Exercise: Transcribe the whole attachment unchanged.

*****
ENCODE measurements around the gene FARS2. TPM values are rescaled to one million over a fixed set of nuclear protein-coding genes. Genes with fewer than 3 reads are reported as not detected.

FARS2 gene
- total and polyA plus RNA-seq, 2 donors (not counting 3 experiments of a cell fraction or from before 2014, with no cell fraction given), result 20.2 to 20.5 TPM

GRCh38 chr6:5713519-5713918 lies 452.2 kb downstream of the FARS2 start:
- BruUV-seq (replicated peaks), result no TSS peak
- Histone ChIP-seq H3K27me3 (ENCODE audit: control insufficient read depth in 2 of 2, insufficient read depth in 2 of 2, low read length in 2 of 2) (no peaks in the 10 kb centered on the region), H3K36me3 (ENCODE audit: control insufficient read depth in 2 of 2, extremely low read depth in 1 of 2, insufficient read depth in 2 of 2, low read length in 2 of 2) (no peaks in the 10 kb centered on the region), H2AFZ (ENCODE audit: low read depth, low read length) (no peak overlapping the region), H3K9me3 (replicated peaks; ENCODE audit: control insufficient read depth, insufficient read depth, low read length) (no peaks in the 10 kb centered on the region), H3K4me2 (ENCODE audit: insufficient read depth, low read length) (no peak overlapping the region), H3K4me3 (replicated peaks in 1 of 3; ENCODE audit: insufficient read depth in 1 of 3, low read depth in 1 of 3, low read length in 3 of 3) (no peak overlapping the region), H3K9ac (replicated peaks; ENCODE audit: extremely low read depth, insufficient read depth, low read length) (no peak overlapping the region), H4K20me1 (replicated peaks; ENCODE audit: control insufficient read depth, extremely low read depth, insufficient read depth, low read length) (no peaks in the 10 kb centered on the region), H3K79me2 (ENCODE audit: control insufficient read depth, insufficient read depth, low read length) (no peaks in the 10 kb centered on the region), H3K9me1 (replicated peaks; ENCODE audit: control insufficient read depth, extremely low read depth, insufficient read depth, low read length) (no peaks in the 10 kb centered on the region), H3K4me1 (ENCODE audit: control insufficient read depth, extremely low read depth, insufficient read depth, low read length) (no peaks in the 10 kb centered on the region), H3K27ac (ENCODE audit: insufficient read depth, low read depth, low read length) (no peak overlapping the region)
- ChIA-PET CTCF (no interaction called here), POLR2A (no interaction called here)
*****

ENCODE measurements around the gene FARS2. TPM values are rescaled to one million over a fixed set of nuclear protein-coding genes. Genes with fewer than 3 reads are reported as not detected.

FARS2 gene
- total and polyA plus RNA-seq, 2 donors (not counting 3 experiments of a cell fraction or from before 2014, with no cell fraction given), result 20.2 to 20.5 TPM

GRCh38 chr6:5713519-5713918 lies 452.2 kb downstream of the FARS2 start:
- BruUV-seq (replicated peaks), result no TSS peak
- Histone ChIP-seq H3K27me3 (ENCODE audit: control insufficient read depth in 2 of 2, insufficient read depth in 2 of 2, low read length in 2 of 2) (no peaks in the 10 kb centered on the region), H3K36me3 (ENCODE audit: control insufficient read depth in 2 of 2, extremely low read depth in 1 of 2, insufficient read depth in 2 of 2, low read length in 2 of 2) (no peaks in the 10 kb centered on the region), H2AFZ (ENCODE audit: low read depth, low read length) (no peak overlapping the region), H3K9me3 (replicated peaks; ENCODE audit: control insufficient read depth, insufficient read depth, low read length) (no peaks in the 10 kb centered on the region), H3K4me2 (ENCODE audit: insufficient read depth, low read length) (no peak overlapping the region), H3K4me3 (replicated peaks in 1 of 3; ENCODE audit: insufficient read depth in 1 of 3, low read depth in 1 of 3, low read length in 3 of 3) (no peak overlapping the region), H3K9ac (replicated peaks; ENCODE audit: extremely low read depth, insufficient read depth, low read length) (no peak overlapping the region), H4K20me1 (replicated peaks; ENCODE audit: control insufficient read depth, extremely low read depth, insufficient read depth, low read length) (no peaks in the 10 kb centered on the region), H3K79me2 (ENCODE audit: control insufficient read depth, insufficient read depth, low read length) (no peaks in the 10 kb centered on the region), H3K9me1 (replicated peaks; ENCODE audit: control insufficient read depth, extremely low read depth, insufficient read depth, low read length) (no peaks in the 10 kb centered on the region), H3K4me1 (ENCODE audit: control insufficient read depth, extremely low read depth, insufficient read depth, low read length) (no peaks in the 10 kb centered on the region), H3K27ac (ENCODE audit: insufficient read depth, low read depth, low read length) (no peak overlapping the region)
- ChIA-PET CTCF (no interaction called here), POLR2A (no interaction called here)